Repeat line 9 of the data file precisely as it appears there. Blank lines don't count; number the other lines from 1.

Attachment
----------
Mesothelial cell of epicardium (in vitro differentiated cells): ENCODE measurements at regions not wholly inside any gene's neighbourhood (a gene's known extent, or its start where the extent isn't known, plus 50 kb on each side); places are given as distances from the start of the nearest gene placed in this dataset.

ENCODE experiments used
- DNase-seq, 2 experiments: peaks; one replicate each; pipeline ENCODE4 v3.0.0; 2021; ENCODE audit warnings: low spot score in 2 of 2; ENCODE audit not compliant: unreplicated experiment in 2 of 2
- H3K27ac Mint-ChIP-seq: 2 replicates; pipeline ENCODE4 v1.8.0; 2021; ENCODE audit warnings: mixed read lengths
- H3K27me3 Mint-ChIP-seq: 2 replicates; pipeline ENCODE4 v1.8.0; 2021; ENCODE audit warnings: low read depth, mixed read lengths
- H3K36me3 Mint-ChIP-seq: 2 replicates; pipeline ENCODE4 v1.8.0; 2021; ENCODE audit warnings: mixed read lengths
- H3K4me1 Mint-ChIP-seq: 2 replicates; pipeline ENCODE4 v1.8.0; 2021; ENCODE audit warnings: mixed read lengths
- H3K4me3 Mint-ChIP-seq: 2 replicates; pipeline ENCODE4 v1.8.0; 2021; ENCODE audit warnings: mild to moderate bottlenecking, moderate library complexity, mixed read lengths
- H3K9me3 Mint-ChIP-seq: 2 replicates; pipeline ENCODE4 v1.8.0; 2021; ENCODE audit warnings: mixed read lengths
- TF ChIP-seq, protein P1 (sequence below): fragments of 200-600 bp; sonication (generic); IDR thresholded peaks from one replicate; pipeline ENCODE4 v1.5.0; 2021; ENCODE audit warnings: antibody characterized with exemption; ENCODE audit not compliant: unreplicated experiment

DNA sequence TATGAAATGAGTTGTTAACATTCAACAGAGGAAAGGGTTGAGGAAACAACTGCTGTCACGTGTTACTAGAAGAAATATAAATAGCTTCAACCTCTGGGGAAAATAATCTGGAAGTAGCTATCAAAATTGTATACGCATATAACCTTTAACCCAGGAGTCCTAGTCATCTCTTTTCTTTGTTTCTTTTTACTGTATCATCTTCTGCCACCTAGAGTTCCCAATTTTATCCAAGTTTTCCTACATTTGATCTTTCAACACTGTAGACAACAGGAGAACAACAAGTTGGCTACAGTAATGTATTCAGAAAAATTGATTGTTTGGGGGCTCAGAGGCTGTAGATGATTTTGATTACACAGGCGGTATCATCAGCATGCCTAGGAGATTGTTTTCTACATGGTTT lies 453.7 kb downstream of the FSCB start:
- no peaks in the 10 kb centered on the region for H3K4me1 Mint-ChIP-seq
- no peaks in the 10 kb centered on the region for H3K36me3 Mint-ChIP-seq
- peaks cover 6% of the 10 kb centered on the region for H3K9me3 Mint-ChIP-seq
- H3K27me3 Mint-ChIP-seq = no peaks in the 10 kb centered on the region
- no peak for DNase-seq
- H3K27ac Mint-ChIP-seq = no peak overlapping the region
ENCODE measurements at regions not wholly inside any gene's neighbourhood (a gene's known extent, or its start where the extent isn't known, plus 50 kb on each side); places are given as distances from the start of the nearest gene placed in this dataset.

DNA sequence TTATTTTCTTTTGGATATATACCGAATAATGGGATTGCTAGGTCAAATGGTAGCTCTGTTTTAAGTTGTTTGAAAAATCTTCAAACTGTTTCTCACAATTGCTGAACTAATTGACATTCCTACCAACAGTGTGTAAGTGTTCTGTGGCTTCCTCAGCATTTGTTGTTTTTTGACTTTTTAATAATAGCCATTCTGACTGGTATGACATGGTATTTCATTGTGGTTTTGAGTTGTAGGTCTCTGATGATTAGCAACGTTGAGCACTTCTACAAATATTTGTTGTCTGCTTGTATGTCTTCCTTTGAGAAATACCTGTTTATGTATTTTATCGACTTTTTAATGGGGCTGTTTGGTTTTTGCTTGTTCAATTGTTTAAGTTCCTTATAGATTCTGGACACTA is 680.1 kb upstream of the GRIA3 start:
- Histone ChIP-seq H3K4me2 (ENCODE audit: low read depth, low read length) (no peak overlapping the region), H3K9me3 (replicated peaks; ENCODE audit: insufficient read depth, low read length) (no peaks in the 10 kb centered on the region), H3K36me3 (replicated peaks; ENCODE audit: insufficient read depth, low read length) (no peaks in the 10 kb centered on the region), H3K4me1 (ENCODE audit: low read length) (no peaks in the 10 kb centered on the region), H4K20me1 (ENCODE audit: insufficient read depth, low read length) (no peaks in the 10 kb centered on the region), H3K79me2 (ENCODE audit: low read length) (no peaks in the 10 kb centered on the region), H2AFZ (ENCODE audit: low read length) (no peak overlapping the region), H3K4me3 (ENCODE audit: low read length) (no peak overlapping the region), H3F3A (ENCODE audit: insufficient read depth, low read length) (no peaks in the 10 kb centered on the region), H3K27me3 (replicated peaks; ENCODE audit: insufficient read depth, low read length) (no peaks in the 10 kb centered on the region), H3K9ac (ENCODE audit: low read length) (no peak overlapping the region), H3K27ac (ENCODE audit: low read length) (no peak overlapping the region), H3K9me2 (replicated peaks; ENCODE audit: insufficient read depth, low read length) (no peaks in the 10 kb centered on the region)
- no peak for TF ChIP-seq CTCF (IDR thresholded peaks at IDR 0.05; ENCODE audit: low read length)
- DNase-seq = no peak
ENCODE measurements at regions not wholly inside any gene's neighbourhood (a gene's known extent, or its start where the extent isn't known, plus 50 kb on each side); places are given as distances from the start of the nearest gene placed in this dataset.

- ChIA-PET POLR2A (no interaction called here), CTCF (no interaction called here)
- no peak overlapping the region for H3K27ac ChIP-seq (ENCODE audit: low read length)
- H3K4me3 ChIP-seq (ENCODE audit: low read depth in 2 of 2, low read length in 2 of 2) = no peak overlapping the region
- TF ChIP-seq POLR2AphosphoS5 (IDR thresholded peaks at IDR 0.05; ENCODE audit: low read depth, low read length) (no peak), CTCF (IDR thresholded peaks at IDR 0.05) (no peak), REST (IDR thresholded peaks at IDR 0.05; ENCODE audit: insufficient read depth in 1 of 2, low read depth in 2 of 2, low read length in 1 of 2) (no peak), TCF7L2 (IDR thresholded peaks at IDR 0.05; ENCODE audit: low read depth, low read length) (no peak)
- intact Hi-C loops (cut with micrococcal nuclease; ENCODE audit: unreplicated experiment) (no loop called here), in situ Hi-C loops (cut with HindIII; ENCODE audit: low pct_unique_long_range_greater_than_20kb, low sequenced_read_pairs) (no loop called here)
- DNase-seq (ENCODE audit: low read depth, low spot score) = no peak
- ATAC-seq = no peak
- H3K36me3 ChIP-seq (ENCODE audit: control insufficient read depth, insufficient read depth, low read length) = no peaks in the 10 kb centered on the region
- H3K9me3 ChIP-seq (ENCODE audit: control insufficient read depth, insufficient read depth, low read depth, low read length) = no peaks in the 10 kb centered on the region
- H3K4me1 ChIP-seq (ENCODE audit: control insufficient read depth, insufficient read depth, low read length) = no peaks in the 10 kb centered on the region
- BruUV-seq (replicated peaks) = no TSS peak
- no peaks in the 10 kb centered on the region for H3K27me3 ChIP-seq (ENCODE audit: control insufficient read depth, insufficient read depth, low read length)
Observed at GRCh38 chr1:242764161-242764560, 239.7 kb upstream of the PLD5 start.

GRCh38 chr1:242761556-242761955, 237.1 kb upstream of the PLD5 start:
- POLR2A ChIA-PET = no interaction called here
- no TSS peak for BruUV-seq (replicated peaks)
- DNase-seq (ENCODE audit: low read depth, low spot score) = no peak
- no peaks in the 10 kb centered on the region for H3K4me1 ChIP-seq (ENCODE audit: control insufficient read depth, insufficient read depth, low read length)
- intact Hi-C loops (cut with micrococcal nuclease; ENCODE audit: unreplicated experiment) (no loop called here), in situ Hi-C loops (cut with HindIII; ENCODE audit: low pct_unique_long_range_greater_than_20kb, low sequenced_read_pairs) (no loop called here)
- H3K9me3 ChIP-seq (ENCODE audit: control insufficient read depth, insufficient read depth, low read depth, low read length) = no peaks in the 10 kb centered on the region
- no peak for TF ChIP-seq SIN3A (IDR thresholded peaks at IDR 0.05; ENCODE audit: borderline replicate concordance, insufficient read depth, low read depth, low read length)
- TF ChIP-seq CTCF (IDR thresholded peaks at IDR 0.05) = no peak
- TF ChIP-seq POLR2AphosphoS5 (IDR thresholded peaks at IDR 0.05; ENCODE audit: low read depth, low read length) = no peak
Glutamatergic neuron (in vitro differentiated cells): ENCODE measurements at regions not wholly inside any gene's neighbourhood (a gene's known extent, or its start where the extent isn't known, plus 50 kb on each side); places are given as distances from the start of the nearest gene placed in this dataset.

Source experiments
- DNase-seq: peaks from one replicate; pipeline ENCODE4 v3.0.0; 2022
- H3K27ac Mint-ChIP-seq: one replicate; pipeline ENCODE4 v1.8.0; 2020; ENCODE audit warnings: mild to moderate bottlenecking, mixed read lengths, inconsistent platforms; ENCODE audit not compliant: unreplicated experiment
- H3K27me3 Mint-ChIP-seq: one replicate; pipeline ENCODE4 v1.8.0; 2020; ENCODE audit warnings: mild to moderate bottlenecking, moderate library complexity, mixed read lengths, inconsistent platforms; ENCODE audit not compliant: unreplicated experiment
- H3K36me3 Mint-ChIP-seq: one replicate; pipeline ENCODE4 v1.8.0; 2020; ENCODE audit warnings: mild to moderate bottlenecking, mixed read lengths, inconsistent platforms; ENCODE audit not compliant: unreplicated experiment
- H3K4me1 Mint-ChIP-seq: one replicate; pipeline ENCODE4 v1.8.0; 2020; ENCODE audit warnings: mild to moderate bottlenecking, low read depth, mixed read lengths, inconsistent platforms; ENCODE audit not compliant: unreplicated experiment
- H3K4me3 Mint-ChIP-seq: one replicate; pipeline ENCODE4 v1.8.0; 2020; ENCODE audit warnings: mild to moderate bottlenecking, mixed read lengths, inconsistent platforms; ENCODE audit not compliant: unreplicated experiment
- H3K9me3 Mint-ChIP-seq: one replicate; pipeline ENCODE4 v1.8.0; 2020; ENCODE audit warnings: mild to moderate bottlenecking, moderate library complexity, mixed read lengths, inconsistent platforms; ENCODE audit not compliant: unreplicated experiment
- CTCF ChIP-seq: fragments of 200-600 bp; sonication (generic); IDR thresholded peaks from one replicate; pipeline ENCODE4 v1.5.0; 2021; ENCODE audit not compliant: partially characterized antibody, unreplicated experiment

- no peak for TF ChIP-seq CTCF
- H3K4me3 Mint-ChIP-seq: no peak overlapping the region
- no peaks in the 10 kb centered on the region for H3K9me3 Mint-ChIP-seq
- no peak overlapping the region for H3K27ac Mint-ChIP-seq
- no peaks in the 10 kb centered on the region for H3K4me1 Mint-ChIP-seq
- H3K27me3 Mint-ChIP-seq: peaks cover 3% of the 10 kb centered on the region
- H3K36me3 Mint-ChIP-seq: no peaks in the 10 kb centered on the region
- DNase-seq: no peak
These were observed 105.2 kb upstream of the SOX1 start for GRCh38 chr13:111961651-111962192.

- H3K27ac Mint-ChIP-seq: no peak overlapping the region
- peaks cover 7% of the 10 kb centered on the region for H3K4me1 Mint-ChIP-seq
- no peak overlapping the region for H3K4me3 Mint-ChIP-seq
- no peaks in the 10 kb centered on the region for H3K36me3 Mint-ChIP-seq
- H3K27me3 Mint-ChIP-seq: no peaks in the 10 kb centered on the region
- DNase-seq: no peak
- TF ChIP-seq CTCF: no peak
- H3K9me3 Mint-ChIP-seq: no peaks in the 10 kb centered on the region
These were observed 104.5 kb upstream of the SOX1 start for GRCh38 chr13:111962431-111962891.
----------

- H3K9me3 Mint-ChIP-seq: 2 replicates; pipeline ENCODE4 v1.8.0; 2021; ENCODE audit warnings: mixed read lengths